With the Education Ministry setting strict rules for today’s national exam, some nervous students are using prayer and superstition to bring good luck.
With incense and flowers in her hand, Bak Touk high school student Phorn Sreypich said she came to pray to calm herself down.
“I am so nervous about my exam tomorrow even though I have prepared myself by practising many exercises, asking about my techniques from seniors and reviewing lesson,” Ms Sreypich said. “I believe that I could pass the exam 100 percent because I have tried my best in Grade 12. Also, praying will make me successful.”
“People should have a real capacity to encounter university life and their job. This strict exam is a part of strengthening student capacity.”
Another student, Khan Puth Pong, said praying could calm his anxiety for the exam, but building up his own capacity was the main way to pass the exam.
“I have been putting effort in my study since the day the minister told us about the reforms to the system. I am here to ask for luck to make me more confident,” Mr Puth Pong said. “If we still have corruption and cheating in exams there will be no human development in our country.”
A bookstore vendor at Bak Touk high school, who declined to be named, said he had been stopped from selling exercise versions of the exam which had been banned by the ministry because it had led partly to cheating.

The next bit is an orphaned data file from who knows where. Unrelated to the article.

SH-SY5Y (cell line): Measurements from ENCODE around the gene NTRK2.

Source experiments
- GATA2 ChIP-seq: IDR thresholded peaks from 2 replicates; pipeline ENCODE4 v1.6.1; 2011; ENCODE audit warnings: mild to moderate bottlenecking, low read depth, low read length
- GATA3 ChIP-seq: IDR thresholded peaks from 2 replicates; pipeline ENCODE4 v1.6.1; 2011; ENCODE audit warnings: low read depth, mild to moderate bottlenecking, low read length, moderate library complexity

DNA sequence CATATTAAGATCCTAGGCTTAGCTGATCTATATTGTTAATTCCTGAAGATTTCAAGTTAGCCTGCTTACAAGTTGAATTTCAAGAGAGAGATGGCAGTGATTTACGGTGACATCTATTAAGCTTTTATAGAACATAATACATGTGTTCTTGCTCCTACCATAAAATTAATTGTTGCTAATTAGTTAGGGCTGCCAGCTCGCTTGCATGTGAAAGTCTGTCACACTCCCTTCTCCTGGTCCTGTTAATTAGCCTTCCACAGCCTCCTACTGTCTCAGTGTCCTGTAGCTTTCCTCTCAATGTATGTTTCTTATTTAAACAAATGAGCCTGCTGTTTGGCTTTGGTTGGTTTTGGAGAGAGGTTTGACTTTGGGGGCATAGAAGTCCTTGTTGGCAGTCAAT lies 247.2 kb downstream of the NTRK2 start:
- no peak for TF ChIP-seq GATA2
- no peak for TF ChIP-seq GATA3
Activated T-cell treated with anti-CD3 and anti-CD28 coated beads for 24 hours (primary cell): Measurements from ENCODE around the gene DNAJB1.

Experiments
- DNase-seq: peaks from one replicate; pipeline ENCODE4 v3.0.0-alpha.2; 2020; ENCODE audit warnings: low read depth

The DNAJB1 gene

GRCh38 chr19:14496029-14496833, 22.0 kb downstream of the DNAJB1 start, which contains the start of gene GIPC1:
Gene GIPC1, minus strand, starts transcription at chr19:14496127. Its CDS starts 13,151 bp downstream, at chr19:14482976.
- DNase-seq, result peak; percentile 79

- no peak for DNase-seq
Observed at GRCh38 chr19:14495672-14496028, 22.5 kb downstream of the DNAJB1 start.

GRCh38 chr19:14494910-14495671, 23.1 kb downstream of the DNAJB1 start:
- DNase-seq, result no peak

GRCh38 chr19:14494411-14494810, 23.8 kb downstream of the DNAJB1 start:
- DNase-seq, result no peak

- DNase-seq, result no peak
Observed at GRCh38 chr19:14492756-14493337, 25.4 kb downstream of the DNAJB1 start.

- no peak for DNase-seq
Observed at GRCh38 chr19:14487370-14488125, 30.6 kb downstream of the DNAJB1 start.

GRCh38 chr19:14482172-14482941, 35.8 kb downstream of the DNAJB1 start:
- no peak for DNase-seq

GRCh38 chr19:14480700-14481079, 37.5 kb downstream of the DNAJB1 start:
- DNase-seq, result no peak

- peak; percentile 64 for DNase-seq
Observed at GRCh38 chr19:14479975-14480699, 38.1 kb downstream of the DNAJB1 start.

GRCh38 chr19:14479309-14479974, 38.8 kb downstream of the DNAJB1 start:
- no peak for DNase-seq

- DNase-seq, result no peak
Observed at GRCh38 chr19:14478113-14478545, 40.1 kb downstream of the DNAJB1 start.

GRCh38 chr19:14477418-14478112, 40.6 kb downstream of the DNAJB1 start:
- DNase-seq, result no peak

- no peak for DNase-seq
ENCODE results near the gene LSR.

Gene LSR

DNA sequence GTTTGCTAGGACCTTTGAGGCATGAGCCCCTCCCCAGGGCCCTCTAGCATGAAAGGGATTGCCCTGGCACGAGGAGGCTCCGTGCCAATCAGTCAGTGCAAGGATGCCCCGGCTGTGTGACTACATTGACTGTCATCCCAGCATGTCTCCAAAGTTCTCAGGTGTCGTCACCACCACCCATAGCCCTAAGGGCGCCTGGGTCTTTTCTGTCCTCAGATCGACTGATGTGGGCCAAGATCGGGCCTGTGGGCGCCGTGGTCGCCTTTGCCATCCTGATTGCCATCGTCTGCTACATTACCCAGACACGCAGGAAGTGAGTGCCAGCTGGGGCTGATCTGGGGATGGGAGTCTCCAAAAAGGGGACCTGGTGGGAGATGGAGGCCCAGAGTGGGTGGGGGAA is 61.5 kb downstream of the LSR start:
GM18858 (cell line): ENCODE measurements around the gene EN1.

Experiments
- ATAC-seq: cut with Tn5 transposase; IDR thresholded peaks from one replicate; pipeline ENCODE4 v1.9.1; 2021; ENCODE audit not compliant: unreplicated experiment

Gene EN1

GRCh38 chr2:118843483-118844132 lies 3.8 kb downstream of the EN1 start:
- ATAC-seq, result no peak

“On this Sunday morning, I saw police patrol book stores near my place. I didn’t do anything wrong so I didn’t worry,” he said.
Khat Sothy, a teacher at Prekleap high school, said that after the exam reforms students studied hard, but most suffered from anxiety.
“As an educator, I think the reform of the exam is very good, it will be much better if the ministry reforms the system at grade 9 to build their capacity from the foundation,” he added.
On Saturday, Education Minister Hang Chuon Naron issued a final wish for good luck to students and warned that cheats would face strict punishment.
“It’s the fifth year of the reform of the exam and I appeal to students who are taking the exam to obey the rules,” Mr Chuon Naron said.
He said that to ensure the exam met a high standard all the time, teachers who monitor the exam must obey the law and ministry regulations.
Mr Chuon Naron reminded students not to take any banned items into classrooms, including weapons, documents, books, calculators and mobile phones.
Hun Many, president of the Union of Youth Federations of Cambodia, told students on Tuesday to be well prepared for the exam.
The exam will take place today and tomorrow, with 117,061 high school students taking part, a rise from the 103,112 students last year.
The number of exam centres has also risen, from 178 to 195. The exam is divided into two groups, of which 51.7 percent is science and 48.3 percent social science.
A total of 5,000 observers will be deployed for the exam to prevent cheating and to continue the ministry reforms, the Anti-Corruption Unit said this month.
Last year there were 103,112 students on the exam list, with 63.84 percent of students passing and only 28 students automatically failing due to cheating.